You see them in movies and on TV, look up at them in awe as you cruise along a river, or even walk past them on your way to work, but few people actually take the time to visit one of the beautiful castles around the world.
Yes, there are a few famous castles that get significant numbers of visitors, but there are so many more that tell stories of the history of a region, the life of royalty, or the detail of war that deserve a look.
Chateau de Chambord, France
Chateau de Chambord is a beautiful display of French Renaissance architecture. The castle has 440 rooms, 283 fireplaces, 84 staircases and a decorative moat, making it one of the most iconic structures built by the French monarchy. King Francois I began the work of the grand chateau in the Loire Valley as a weekend hunting retreat in 1519. He stated that elements of the castle such as the double helix staircase were inspired directly by the Italian polymath. The castle hosts many events throughout the year for visitors to discover the Renaissance marvel history.
Donrobin Castle, Scotland
There are records of a castle in this area since the 15th century, and the oldest part of the current building dates to then, although there have been indications that the castle has been around since the early Middle Ages. Donrobin Castle has 189 rooms, making the mansion the largest castle in the Northern Highlands. It briefly operated as a private boarding school before the opening to the public.
Alcazar of Segovia, Spain
The first fortress built in this area was constructed by the Ancient Romans, before the Moors built a fortress here for the Almoravid dynasty which ruled this area of Spain until the 11th century. The fort has been believed to be made from wood, but it was mostly destroyed and replaced with the current stone construction – but the castle kept its original name.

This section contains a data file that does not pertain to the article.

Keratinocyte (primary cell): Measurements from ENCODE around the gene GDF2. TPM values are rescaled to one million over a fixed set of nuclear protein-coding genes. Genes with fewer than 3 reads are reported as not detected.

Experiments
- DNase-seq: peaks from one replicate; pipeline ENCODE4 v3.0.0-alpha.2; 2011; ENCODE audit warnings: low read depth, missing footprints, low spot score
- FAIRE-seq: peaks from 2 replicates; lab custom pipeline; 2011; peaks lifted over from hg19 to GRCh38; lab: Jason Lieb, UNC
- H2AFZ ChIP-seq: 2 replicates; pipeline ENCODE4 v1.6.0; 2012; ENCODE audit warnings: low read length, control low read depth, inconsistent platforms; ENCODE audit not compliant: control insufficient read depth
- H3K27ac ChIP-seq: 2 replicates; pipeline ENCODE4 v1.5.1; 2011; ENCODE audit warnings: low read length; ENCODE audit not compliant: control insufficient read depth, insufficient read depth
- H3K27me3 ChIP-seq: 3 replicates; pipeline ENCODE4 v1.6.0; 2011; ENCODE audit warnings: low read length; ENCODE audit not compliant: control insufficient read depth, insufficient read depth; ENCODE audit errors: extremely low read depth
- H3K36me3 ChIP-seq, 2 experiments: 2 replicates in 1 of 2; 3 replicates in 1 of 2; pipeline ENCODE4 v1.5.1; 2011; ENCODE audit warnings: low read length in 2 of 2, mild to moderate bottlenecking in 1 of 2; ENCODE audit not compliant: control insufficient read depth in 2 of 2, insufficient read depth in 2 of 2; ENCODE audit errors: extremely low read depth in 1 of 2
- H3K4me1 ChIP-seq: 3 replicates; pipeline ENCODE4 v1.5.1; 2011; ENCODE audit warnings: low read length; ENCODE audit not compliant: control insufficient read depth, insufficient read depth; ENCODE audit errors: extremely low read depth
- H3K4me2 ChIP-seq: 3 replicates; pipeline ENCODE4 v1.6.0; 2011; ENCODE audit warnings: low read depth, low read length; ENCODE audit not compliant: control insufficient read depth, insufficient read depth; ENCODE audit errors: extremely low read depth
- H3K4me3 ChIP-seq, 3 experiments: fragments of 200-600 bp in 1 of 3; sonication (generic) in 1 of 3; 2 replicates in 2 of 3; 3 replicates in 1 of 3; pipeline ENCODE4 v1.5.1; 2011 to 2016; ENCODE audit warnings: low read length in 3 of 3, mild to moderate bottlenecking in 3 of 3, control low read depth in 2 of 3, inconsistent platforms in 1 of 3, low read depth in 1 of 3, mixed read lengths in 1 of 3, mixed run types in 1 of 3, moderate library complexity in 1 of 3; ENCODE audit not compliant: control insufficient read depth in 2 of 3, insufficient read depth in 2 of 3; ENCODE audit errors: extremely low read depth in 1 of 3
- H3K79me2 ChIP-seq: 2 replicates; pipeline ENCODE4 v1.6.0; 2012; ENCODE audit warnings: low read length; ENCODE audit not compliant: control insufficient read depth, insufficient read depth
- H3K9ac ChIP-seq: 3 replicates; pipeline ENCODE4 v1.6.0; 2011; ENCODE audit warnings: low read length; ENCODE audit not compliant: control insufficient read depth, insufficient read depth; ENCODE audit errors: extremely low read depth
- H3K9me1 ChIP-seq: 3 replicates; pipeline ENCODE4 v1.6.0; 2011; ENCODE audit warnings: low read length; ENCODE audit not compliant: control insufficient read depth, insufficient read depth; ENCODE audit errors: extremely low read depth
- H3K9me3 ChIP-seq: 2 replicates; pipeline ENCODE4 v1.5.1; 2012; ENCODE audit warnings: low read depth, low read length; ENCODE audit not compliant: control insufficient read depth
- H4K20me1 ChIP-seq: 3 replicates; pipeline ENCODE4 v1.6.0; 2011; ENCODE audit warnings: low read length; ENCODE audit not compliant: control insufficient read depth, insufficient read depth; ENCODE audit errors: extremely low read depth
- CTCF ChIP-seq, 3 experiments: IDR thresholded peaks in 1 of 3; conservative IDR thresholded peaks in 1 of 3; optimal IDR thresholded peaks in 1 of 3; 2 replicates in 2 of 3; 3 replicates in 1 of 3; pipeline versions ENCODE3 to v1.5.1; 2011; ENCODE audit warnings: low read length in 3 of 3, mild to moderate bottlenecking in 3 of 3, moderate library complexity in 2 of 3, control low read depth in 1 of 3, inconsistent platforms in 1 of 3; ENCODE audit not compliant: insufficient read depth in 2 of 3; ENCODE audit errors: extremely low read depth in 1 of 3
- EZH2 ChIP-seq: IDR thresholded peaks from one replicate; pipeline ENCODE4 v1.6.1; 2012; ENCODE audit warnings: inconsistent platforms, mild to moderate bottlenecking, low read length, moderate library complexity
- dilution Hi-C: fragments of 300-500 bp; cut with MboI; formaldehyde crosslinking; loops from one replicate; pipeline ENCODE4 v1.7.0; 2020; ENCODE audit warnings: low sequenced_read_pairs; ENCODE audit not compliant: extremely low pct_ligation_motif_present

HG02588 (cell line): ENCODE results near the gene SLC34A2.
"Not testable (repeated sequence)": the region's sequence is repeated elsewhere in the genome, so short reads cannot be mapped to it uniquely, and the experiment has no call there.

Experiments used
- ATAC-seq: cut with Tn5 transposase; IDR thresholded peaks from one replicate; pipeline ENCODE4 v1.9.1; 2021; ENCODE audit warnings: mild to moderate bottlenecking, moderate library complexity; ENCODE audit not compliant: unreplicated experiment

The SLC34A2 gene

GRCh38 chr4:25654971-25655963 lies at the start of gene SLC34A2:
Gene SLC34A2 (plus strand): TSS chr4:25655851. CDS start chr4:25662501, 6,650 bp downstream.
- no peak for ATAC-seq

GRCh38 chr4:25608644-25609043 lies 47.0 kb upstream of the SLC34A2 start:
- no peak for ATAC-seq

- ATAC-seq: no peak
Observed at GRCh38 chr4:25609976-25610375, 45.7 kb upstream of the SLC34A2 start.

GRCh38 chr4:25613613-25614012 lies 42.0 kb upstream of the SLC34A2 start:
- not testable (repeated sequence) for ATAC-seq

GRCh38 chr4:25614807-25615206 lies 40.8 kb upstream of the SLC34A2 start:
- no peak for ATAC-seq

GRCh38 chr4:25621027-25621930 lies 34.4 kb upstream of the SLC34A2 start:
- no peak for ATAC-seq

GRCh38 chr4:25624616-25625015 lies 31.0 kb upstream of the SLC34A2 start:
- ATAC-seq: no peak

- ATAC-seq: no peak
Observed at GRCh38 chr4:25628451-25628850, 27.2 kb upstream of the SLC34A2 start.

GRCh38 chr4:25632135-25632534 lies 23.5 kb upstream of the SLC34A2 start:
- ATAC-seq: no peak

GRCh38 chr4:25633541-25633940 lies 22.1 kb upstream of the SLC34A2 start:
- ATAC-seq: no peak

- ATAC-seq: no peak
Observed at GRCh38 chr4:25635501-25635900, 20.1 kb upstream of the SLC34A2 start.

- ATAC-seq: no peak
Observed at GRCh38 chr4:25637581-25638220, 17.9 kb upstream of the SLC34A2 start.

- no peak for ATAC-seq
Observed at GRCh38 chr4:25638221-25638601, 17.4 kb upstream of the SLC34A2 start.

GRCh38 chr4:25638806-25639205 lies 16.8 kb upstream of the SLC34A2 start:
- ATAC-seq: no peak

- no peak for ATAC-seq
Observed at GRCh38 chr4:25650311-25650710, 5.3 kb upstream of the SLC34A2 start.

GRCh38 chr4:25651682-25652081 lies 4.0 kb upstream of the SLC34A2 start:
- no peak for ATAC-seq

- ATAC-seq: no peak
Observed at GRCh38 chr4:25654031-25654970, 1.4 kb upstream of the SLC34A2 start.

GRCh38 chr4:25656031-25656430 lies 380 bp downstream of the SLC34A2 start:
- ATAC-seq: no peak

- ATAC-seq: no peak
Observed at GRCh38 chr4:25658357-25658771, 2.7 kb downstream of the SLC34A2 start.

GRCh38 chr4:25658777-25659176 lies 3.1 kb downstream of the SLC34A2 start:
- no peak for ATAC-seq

Castel del Monte, Italy
There are many questions over why the Castle del Monte was built. Emperor Frederik II ordered the construction in 1240 but he chose an unusual area of Southern Italy which was known to be quiet. After the castle was built, the emperor soon abandoned it which left many questioning his true intentions. The layout consists of an octagonal base and towers at each corner, alongside eight trapezoidal rooms within it. The geometric layout is thought to symbolise Holy Grail and the relationship between humanity and God. It has become one of southern Italy’s most visited landmarks.
Bran Castle, Romania
Bran Castle is often surrounded by mystery as it has an infamous connection to Bram Stoker’s 1897 book, ‘Dracula’. The fortress was built between 1377 and 1388 but it wasn’t until the 15th century that Vlad the Impaler ruled over the area, and whispers began about his brutal torture methods – this is where the castle inspired Stoker’s tale. Once Transylvania became a part of Romania, the city’s government offered the castle to the reigning Queen Maria of Romania to show appreciation for unifying the two areas of Transylvania and Wallachia.